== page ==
A book about the circle of life and the big questions that need answers.
A Bear Called Mur introduces us to Mur, the lovely little cub who keeps worrying that she’s not a proper bear… until she finally realises that she doesn’t need to follow the status quo.
Kaisa Haponen produces inventive, high-quality content for children across many platforms including television, digital media and books. Kaisa’s lively spirit shines through in everything she does.
Anne Vasko is an award-winning author and illustrator whose work reflects her creativity, compassion and open-mindedness. Anne loves Nordic nature and she draws on her native Finland for inspiration.
English translation, set in layout
Armenian (Paradigma Foundation)
Chinese, simplified (TB Publishing Limited)
Estonian (Post Factum)
Italian (DeA Planeta Libri)
Japanese (Seibundo Shinkosha)
Korean (Borim Press)
Slovakian (Enigma Publishing)
Thai (Book Dance)
Spanish, Catalan, Basque, Galician (Planeta)
“A Bear Called Mur will charm readers of all ages… As we know, all bears go for their winter sleep once they have filled themselves up with a store of food from the summer. This children’s book is about a bear that doesn’t get tired at all, even if she should be obedient and stumble into her winter den at the same time as the others. That’s how Mur’s long, dark and boring winter begins. All the elements – the story, the text and the illustrations – are attractive in this book. Every child and adult may have the experience at the heart of Kaisa Happonen’s narration, of how it feels to be in some way quite different from others. The story, and Mur the Bear, encourage readers or listeners to be brave, to be themselves and to seek their own place in the world. This wisdom is conveyed emphatically yet playfully, via repetition, and a poetic manner of expression.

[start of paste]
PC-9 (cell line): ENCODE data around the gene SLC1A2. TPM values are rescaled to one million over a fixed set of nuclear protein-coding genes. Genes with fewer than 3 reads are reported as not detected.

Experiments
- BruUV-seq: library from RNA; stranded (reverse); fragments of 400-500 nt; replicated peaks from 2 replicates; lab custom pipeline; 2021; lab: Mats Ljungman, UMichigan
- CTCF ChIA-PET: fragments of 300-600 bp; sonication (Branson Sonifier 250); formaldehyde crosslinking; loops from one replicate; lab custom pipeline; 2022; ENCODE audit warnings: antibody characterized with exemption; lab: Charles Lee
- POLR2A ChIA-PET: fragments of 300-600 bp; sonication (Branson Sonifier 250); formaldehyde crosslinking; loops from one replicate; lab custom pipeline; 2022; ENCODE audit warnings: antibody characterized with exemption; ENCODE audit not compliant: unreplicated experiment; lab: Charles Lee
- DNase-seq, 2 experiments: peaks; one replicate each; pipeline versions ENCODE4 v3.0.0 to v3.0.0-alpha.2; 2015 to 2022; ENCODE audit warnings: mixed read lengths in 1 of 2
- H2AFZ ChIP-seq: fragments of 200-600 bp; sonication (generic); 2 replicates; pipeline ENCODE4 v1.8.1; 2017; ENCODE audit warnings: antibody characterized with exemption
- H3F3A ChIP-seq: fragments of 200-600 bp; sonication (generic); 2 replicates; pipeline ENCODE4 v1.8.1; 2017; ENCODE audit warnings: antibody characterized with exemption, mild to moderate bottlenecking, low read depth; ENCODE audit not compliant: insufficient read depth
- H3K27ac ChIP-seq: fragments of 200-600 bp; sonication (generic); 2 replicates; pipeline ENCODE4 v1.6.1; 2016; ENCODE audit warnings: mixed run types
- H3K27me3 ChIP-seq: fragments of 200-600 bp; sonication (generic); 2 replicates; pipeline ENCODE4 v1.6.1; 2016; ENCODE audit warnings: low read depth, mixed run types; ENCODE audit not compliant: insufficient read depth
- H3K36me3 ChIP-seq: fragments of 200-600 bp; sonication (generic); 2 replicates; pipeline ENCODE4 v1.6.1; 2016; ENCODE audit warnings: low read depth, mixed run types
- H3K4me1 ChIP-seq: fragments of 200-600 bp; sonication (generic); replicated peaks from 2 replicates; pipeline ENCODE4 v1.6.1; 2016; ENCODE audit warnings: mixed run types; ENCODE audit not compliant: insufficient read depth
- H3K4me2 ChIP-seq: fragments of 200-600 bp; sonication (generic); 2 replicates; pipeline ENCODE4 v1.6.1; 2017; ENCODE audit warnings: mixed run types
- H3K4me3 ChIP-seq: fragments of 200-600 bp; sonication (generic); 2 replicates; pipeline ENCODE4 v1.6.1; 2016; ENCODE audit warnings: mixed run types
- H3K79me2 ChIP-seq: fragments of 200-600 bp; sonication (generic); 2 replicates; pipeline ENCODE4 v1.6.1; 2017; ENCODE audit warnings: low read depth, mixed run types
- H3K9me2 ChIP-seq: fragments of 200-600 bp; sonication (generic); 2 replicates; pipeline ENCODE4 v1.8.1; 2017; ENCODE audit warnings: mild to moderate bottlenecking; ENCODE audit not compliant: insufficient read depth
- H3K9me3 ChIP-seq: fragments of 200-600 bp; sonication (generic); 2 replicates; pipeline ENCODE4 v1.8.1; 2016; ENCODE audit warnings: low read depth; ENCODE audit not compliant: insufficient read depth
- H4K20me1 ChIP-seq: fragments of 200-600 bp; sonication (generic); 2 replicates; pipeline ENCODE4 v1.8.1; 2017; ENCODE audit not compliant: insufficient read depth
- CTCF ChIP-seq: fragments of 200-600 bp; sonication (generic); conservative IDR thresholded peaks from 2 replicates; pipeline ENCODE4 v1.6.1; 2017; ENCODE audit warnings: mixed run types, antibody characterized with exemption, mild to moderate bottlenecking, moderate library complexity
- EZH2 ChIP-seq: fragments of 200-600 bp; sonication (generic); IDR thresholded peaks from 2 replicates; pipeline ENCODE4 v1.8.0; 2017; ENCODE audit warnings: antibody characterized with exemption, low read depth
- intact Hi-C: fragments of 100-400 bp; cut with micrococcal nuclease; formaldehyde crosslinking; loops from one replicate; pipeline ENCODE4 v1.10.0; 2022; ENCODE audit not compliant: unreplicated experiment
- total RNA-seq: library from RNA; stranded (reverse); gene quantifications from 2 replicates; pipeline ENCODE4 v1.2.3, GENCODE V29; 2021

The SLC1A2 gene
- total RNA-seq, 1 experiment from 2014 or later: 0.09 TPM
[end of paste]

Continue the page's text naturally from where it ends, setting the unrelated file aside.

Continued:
For their part, Anne Vasko’s illustrations are funny, precise, colourful and beautiful. All the elements support each other elegantly. For example, the colours of the pages do what is necessary to emphasize the emotional state of the main character.
This book can be warmly recommended to children, from toddlers, at least up to infants about to enter school. Moreover, the book is good enough to be read and looked at over and over again.” – Muksujen maakunta
“The exception proves the rule. This stylish picture book will appeal to readers from having a nice teddy bear in it, as often in stories – but with the difference, that this bear absolutely cannot go to sleep like the other bears, and has to fight against stereotypical expectations. Happonen’s nuanced – yet admirably condensed text – uses typography to enhance the interaction with Vasko’s illustrations, which use a collage technique. That’s exactly the way that a high-quality picture book works: the text supports the illustrations and the illustrations support the text on an equal footing, without either being dominant or subordinate to the other! The message of the book underlines, in an elegant manner, the acceptance of difference, in oneself and in others, the uniqueness of one’s own identify, and recognition of the strengths of others. This is manifested in the proud realization of the sleepless Mur that she has diverged from the familiar ways followed by bears: that she is indeed a winter bear. It is absolutely true to say that difference is richness. A Bear Called Mur offers an engrossing and empowering reading experience!” – Ibby Finland